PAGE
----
From a busload of the congregation, INC rapidly grew to 100,000 before the war broke out in 1944. The rest is history.

INC’s core values

History saw many other religious organizations disintegrate over issues hounding leadership and its failure to practice what has been taught. But not the INC, which has braved the storms for the last 107 years and is still growing strong up to this day.

But what exactly is INC steadfastly doing to prevent it from ending up the way other disintegrated religions did? Here are some of the INC’s core values:

INC is known for solidity. Its unity has been tested in many instances. Dissenters came and left but failed to inflict a dent on their Church. INC is one in faith and practice. Its unity remains intact through a centralized form of administration ensuring adherence of its members and congregations to the same Biblical lessons and Church rules. It is this unshakeable unity that also attracts many politicians – both local and national – to court the INC for its much sought-after solid vote in every political exercise.

Morality and Holiness: INC is also known for its high moral standards. Believers’ lives are basically revolving on the teaching of the Bible as their way of life. INC constantly reminds its community of the purity of life among its members. As for those stubborn enough, INC does not consider persecution. It however has a set of rules from where erring members are meted corrective measures.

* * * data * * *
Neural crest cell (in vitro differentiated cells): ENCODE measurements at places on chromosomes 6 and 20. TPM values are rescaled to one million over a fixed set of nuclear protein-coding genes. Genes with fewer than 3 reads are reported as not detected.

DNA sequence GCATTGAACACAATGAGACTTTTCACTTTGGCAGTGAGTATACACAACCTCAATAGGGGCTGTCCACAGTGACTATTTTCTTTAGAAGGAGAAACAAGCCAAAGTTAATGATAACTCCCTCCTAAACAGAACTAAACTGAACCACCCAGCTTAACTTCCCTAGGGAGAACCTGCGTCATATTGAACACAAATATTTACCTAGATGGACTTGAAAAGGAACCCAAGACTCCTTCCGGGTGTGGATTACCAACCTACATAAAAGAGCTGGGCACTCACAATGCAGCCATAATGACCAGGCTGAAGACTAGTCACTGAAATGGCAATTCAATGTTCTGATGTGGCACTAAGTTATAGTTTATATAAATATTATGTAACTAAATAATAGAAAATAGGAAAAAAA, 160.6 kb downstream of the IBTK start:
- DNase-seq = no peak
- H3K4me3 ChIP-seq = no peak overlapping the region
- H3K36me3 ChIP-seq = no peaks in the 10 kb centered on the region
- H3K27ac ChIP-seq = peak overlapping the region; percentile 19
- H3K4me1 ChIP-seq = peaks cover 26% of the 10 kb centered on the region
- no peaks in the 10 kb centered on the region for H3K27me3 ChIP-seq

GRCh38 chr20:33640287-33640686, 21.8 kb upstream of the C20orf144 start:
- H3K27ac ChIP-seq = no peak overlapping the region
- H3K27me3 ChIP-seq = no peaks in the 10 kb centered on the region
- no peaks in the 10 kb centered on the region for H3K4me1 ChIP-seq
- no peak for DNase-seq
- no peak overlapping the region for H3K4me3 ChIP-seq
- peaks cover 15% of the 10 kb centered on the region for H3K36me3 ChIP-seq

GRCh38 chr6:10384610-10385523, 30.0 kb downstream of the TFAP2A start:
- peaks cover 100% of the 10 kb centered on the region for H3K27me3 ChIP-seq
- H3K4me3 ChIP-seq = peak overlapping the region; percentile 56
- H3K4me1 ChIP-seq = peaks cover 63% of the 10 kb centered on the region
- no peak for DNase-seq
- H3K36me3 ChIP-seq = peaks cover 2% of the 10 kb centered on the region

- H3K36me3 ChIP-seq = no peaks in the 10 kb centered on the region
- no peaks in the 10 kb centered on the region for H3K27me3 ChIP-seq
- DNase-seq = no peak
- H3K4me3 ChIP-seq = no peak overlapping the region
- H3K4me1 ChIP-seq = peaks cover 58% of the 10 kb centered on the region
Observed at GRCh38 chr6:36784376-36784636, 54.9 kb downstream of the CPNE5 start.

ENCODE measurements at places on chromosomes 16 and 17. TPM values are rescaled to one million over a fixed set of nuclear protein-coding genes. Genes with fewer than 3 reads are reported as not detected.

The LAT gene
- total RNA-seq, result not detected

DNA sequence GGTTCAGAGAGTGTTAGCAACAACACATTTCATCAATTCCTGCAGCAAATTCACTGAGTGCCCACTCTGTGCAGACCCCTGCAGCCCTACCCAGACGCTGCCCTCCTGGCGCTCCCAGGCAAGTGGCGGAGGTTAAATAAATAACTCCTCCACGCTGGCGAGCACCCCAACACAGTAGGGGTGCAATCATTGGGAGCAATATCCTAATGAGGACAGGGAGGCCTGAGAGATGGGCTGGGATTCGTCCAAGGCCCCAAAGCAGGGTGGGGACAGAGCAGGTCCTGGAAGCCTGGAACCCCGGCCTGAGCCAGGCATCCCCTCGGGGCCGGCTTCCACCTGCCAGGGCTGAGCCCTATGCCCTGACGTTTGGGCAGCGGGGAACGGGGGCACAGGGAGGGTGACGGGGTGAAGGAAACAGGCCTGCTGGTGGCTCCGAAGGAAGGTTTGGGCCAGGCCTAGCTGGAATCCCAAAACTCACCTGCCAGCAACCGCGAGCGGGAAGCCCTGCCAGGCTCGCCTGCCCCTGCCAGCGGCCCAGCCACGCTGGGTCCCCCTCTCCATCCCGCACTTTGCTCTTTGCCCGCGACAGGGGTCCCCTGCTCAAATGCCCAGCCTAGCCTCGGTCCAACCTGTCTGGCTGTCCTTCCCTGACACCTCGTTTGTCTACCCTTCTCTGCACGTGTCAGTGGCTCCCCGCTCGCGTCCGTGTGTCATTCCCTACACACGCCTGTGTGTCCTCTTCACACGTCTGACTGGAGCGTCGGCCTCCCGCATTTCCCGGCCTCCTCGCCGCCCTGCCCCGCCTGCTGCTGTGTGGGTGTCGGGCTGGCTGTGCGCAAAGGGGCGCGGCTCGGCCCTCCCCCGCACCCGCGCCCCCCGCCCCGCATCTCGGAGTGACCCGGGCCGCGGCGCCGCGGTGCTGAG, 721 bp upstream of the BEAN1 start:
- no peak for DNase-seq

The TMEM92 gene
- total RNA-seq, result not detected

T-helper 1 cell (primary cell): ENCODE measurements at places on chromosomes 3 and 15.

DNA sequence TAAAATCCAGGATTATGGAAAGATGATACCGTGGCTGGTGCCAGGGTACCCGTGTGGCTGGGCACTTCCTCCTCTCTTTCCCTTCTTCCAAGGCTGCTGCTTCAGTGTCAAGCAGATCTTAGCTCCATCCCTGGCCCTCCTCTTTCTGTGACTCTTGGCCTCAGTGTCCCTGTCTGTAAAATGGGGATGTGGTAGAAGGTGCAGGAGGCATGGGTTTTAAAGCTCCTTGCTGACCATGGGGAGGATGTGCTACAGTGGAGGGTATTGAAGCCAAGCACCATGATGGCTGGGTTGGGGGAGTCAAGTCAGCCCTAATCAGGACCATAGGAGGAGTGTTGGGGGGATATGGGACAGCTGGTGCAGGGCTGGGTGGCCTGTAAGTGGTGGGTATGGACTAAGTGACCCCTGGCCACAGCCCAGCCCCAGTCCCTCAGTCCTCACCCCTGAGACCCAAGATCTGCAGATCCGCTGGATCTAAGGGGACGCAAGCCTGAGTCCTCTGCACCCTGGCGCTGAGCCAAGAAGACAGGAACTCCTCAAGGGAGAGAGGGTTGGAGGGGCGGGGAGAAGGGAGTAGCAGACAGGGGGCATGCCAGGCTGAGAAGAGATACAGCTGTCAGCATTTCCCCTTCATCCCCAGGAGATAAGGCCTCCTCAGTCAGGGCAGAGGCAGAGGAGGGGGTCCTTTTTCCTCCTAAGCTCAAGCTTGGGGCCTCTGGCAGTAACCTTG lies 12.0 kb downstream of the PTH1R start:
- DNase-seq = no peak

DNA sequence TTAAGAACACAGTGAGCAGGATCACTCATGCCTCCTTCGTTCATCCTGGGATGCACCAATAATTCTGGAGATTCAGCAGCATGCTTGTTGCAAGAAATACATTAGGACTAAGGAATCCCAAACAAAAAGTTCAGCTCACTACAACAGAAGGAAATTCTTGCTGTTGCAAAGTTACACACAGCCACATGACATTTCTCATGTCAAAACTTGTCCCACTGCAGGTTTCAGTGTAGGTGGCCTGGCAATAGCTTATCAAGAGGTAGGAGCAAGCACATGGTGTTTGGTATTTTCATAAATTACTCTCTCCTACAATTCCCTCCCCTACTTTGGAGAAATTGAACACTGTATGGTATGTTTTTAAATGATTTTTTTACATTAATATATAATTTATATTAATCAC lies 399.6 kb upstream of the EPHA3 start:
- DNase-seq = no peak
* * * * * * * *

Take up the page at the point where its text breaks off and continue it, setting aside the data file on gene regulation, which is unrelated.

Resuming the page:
Peace and Order:  Chaos and disorder are unacceptable in the INC community. INC gets to maintain peace and order in their organization using a formula that does not require too much complexity. The formula embarks on respect and adherence to the rules and regulations. Among its salient clauses include restrictions from joining any circle espousing violence of extra-legal means.

Family First:  INC gives a premium on the importance of family. In fact, INC has always considered the family as the basic unit of its organization, in the way family is deemed as such by society in general. For INC, the stability of the Church is largely dependent on the stability of the family forming part of the continuously growing community. As Ka Felix would fondly say — The home is where religious education begins via Christian parenting where in love is first taught to the younger people in the family.

107 years later

In commemoration of the INC’s 107th founding anniversary, Executive Minister Bro. Eduardo V. Manalo led a Thanksgiving worship service on July 24, 2021 at the INC Central Temple in Diliman, Quezon City which was live-streamed throughout the world.

During the worship service, Ka Eduardo led the dedication of three worship service buildings, bringing the total of number of “bahay sambahan” (church houses) built or renovated during the COVID-19 pandemic to 143.

The six newly-built or renovated INC houses of worship are located in Marabulig II, Isabela; Old Centro, Isabela; Sta. Maria, Quirino; Naawan, Cagayan De Oro; Makrham, Ontario, Canada, and in Surrey, British Columbia, Canada.